RESIDENTS OF Cork Harbour who object to the proposed development of a €75 million incinerator at Ringaskiddy have accused the State of bullying after moves were made to seek legal costs against them.
Green Party senator Dan Boyle supported their comments and described the State’s intention to pursue costs against individuals who objected to the Ringaskiddy incinerator as “legal bullying”.
On Thursday, the Supreme Court rejected a bid by local residents to further adjourn two legal challenges to the incinerator.
Residents have now learned the State is seeking legal costs for the case, to be assessed in October.
Local environment action group Cork Harbour Area for a Safe Environment (Chase) claim they are following an important legal principle – that national cases such as this can be adjourned pending a decision at the European Court of Justice.
Mary O’Leary, speaking on behalf of Chase, said it appeared they were being punished for seeking good planning policy to be written in to Irish law.
“While we are outraged really . . . this is a point of public interest. This is to ensure that in the future we will have proper planning. It is a form of bullying. It is trying to intimidate communities. We are doing this because we have seen the shortcomings of the planning process . . . it doesn’t deal adequately with health and environment.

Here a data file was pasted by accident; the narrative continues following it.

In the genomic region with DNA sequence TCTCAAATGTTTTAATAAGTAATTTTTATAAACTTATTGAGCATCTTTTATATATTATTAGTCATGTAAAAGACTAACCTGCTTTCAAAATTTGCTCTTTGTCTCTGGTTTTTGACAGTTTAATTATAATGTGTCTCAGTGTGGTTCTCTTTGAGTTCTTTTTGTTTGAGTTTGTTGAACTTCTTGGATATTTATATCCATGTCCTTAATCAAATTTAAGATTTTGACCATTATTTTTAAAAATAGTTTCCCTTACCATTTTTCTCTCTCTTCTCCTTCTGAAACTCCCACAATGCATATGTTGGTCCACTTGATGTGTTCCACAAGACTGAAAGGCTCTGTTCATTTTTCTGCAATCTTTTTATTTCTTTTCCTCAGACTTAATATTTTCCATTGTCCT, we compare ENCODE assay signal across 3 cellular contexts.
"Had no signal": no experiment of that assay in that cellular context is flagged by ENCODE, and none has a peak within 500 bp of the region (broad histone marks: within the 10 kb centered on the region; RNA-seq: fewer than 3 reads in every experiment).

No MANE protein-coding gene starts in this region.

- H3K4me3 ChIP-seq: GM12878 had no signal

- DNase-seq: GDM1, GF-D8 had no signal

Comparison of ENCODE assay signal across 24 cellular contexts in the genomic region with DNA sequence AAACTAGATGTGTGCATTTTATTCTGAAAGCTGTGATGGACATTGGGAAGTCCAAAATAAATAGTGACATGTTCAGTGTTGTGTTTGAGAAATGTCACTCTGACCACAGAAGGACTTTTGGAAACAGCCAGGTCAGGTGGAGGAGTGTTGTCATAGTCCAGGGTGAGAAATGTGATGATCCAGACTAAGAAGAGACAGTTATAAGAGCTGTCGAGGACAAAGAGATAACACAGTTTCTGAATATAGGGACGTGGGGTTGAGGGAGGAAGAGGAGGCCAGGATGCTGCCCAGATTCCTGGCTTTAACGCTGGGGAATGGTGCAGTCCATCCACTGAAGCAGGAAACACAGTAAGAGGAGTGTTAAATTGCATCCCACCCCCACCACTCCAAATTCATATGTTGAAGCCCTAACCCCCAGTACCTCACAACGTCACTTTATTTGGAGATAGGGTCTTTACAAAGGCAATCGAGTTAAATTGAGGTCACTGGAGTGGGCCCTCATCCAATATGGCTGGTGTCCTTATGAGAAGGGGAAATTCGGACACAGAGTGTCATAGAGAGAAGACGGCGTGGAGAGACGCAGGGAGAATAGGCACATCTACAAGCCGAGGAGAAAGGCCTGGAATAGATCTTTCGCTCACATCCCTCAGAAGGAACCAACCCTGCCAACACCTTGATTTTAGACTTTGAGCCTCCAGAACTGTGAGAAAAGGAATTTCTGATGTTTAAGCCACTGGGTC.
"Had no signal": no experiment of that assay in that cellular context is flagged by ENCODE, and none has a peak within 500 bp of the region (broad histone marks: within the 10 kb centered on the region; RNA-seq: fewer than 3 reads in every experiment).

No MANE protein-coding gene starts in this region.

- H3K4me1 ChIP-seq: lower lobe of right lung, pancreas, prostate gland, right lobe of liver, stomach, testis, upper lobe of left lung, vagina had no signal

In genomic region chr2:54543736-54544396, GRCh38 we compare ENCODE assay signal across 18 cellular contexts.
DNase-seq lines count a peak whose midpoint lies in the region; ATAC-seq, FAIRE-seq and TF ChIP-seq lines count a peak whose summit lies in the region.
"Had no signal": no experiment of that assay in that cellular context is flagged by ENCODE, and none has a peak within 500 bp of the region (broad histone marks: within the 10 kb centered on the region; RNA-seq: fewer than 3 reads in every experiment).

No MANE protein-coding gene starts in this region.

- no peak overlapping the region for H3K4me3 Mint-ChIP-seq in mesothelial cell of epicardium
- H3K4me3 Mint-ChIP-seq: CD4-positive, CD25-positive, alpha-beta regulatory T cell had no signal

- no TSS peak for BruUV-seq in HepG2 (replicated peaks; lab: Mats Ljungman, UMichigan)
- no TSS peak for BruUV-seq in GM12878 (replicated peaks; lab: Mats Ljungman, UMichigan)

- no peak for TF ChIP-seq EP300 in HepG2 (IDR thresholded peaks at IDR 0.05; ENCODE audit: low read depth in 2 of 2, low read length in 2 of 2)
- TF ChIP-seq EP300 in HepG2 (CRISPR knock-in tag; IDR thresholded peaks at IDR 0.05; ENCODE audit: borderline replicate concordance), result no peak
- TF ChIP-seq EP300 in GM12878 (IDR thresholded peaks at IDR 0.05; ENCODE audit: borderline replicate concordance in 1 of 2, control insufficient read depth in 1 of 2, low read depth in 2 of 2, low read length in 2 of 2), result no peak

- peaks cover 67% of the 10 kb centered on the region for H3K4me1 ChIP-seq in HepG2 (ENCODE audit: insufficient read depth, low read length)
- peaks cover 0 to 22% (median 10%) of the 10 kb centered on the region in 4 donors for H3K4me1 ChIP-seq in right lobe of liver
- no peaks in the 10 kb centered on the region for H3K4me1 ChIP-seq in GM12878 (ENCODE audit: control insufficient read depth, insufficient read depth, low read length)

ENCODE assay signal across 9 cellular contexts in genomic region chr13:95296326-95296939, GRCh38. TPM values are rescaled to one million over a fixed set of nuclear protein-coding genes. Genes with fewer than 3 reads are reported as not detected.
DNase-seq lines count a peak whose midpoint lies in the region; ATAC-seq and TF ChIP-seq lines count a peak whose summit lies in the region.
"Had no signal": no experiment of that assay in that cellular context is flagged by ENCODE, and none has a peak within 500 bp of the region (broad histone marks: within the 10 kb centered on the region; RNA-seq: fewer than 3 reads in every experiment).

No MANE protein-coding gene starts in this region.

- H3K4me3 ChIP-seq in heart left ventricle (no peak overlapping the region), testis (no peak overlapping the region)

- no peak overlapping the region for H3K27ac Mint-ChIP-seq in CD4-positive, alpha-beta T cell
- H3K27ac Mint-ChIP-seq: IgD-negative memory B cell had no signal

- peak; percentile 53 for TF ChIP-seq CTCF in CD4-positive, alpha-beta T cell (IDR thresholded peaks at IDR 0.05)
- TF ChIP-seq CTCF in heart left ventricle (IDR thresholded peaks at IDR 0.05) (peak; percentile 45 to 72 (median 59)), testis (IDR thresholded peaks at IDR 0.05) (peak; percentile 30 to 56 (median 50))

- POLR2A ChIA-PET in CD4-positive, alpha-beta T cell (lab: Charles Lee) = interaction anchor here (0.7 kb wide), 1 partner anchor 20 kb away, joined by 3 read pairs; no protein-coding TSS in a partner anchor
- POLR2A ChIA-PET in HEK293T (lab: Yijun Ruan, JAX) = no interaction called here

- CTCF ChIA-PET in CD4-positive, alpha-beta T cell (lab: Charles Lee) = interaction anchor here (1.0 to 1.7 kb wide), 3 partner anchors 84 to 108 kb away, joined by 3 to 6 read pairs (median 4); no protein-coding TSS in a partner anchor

“We have never had our questions answered either by An Bord Pleanála or the EPA. The reason why we pursue this is because it is an important legal point.”
The residents wanted the adjournments pending the outcome of a legal action against Ireland in the European Court of Justice. The case is being taken by the European Commission based on its formal view that Ireland failed to transpose properly into Irish law a commission directive relating to the environmental impact assessment of public and private projects, including incinerators.
Mr Boyle said community groups have been following an important legal principle – that national cases can be adjourned pending a decision at the European Court of Justice.
“The Supreme Court has decided that the cases can be heard in parallel, and those who have taken this action have accepted this verdict. To further seek a pound of flesh by asking for costs from ordinary citizens . . . whose actions are motivated only by having the law in this area clarified, amounts to legal bullying. ”
Mr Boyle said the Green Party cannot be associated with the use of the legal system as a form of intimidation against those whose only motivation is the maintenance of the highest possible standards of environmental protection.
The Irish Times